Ask Collegewise: How do you handle customer complaints?

Kristen asks:

NewQuotation

I'm the counseling director at an independent school in Maryland and I was wondering if you could give me some advice about how to handle parents who complain, especially when the problems they're experiencing aren't necessarily our fault.  These parents are our customers and they're paying a lot of money for their kids to be here.  But sometimes it feels like we're apologizing for things we really shouldn't have to apologize for, like when a student doesn't get into a highly competitive college we told him was out of his reach in the first place.  How do you make those parents happy without capitulating when you shouldn't have to?"

We train our counselors to do four things whenever a customer has a concern or a complaint.

1. Acknowledge the problem.

Imagine you took half a day off of work to wait for the cable guy at home and he never showed.  So you call the cable company and they tell you, “We have you on the schedule for tomorrow, not today."  They’re pretty much telling you that you’re wrong.  They don’t care that you waited all day.  Now instead of just being upset, you're furious.

If a customer thinks there is a problem, no matter who's fault it is, the first step is to just acknowledge it.  Hear their concern.  Show them that you’re on their team.  You don’t necessarily have to admit that you screwed up if you didn’t.  But to just say, “I can’t believe you had to wait for four hours and we didn’t show up.  I completely understand why you're frustrated”—that makes all the difference.  You’re acknowledging the problem, and you’re showing the customer that you care.

2. Apologize for the problem.  And mean it.

Has anyone in the history of customer service ever felt better when a business says, “We apologize for any inconvenience this may have caused"?  No.  So why do businesses even bother saying it? 

A real apology is sincere.  It comes from a human being.  There’s some remorse and regret expressed.  It’s an honest expression that you feel badly for your customer and wish that things were going better.

If the situation really is your fault, then you’ve got to own up to it.  You have to say some version of, “You’re right.  We totally screwed up.  There’s nobody else we can blame for it, and I'm so sorry that we let you down.”

But if it’s not your fault, apologizing doesn’t necessarily mean you have to accept blame.  Years ago, a mother in our program called and yelled at me because her son’s application to his dream school wasn’t done yet and the deadline was in just two days.  We’d left voicemails for the kid and the parent for weeks.  We’d sent emails to both.  When we didn’t get a reply, I mailed a letter home addressed to the mother telling her we were worried about them and needed to hear back.  I didn’t feel one ounce of blame for this situation, and I didn’t accept any.  But I did say,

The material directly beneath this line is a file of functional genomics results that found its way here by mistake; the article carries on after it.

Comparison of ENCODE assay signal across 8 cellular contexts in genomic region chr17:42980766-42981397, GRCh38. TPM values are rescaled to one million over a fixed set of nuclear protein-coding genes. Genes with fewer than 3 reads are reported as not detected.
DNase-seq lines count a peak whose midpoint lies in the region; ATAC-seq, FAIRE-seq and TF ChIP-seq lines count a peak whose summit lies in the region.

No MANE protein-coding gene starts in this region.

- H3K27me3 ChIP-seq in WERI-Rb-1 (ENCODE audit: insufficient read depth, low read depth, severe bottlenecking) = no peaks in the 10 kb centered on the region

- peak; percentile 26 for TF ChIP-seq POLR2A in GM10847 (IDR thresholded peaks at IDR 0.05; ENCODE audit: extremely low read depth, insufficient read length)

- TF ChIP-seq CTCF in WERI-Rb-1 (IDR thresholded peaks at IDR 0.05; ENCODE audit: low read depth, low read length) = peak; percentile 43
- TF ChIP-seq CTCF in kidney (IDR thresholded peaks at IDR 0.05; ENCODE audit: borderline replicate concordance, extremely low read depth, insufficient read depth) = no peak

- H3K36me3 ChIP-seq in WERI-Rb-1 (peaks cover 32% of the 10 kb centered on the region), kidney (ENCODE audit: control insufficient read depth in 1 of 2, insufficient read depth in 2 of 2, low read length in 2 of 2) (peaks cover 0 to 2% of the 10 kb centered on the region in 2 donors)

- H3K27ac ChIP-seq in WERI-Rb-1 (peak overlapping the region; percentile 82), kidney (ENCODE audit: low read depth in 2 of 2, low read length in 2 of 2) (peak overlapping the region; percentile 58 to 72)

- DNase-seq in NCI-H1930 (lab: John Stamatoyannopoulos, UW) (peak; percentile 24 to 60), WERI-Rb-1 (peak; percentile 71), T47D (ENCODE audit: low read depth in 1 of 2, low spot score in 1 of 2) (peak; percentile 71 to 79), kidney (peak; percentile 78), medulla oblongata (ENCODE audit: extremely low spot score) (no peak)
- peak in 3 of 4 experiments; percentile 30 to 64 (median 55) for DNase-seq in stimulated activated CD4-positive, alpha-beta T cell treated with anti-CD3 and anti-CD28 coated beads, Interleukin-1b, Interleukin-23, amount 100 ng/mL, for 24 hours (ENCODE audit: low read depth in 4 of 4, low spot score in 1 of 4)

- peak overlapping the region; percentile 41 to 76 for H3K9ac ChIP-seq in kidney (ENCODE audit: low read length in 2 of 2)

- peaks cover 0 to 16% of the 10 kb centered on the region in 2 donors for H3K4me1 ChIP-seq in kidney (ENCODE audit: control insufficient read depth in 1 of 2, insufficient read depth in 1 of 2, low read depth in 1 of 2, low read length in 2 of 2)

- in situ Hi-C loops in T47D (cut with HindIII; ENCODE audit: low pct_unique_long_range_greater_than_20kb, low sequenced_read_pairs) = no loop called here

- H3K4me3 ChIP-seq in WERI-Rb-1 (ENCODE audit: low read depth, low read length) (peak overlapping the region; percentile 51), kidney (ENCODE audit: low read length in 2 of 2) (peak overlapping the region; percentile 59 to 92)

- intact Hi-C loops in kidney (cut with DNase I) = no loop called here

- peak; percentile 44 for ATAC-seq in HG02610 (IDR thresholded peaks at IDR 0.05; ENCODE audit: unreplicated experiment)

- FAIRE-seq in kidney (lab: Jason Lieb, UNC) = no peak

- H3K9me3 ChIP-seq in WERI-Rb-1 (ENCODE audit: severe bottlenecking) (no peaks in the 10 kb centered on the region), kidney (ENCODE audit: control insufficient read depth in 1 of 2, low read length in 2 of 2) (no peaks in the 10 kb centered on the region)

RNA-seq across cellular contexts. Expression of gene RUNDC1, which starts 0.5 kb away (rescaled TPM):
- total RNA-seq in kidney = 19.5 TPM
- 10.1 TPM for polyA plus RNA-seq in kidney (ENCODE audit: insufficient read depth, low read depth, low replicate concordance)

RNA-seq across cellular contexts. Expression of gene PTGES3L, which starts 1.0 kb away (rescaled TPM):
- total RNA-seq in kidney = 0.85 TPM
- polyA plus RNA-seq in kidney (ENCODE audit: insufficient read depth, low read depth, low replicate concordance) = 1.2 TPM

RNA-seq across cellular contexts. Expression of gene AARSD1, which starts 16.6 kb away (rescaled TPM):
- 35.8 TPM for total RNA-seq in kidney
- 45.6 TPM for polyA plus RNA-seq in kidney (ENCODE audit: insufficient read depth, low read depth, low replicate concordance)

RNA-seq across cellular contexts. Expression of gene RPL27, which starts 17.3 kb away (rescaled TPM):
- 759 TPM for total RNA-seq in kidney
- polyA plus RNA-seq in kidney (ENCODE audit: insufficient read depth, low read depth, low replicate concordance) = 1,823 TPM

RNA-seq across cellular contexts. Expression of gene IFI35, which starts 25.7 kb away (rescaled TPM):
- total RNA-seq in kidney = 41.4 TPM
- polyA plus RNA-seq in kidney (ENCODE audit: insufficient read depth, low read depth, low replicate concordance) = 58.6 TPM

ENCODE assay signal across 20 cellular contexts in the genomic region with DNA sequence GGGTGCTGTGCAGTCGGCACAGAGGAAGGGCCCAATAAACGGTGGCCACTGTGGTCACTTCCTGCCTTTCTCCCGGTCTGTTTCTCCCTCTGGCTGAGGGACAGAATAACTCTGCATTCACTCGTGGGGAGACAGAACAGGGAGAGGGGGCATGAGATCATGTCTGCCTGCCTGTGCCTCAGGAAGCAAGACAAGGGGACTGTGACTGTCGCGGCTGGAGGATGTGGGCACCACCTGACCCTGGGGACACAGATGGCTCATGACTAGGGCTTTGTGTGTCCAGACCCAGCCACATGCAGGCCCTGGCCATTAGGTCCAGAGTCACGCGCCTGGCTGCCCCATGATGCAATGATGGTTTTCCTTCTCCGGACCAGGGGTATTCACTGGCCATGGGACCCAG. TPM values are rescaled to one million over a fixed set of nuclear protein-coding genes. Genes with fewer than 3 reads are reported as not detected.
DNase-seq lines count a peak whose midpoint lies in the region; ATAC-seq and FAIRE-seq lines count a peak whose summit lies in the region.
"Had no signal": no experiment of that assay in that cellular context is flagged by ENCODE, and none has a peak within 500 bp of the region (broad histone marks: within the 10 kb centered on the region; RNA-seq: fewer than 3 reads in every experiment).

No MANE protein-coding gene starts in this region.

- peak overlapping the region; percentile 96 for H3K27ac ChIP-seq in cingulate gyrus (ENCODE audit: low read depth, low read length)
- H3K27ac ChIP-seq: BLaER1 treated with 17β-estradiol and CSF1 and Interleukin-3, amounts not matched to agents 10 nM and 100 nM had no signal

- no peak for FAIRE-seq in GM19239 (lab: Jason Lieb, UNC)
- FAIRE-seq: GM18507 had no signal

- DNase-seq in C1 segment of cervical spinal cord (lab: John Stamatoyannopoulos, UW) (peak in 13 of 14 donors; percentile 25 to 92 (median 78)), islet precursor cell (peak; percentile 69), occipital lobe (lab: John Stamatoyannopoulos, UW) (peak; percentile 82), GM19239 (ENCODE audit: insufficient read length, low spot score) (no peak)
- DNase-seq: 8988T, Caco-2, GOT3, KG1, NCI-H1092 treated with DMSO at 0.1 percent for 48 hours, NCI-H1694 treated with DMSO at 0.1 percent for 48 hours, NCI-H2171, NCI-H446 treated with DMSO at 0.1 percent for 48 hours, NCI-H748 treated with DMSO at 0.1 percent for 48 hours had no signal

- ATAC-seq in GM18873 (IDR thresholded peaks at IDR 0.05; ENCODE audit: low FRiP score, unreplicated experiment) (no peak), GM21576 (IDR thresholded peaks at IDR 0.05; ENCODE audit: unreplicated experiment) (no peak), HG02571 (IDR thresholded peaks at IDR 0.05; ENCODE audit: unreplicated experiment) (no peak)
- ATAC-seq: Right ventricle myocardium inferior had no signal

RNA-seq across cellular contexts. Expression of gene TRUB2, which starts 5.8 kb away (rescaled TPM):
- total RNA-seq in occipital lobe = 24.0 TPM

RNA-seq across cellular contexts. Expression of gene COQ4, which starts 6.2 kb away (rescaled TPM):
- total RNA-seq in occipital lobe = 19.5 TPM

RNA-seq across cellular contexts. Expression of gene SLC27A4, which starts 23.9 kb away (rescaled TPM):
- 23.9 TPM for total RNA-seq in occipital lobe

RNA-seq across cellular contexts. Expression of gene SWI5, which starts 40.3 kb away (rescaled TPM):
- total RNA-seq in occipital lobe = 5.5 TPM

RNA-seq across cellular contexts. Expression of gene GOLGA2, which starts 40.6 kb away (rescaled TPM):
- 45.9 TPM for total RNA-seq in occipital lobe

“I’m so sorry about the stress this is causing in your house right now.  Families enroll in our program to avoid exactly this kind of situation, and I feel terrible that you had to find out at the last minute that David was behind.”  

A sincere apology is usually the first step towards reconciliation.  Your customer will be more likely to acknowledge any role they might have played in this problem, and they'll be more open to whatever solution you offer.

3. Take ownership of the problem and do something about it. 

Is this a problem that can be fixed?  If so, your customer wants to know that something is going to be done to address the situation.  But more importantly, they want to know that somebody is making it a priority, that one person is taking ownership of it. 

One effective way to approach the problem is to promise to follow up by a specific date and time. 

Wrong way:  “I need to speak with our editor to find out the status of David’s essays.  I’ll let you know as soon as I hear back from her.”

Right way:  “I want to speak with our editor about this.  So I’m going to call her as soon as I get off the phone with you.  Hopefully she’ll pick right up, but if for some reason I don’t hear back from her by the close of business tonight, would it be OK if I called you by no later than 6 p.m. tonight just to update you?  I don’t want to make you sit around for another day wondering what happened.” 

Don’t ever make it your customer’s job to follow up with you.  Take on the responsibility not just of fixing the problem, but also of letting your customer know that you’ve fixed it.

4.    Leave this situation and your customer better off than you found them.

Problems can sometimes be a good thing.  They let you show your customer just how much you care about their experience.  When you listen, acknowledge the problem, offer up a sincere apology, and personally take on the effort to try to fix it, the customer will feel better.  She’ll be reminded why she trusted you in the first place.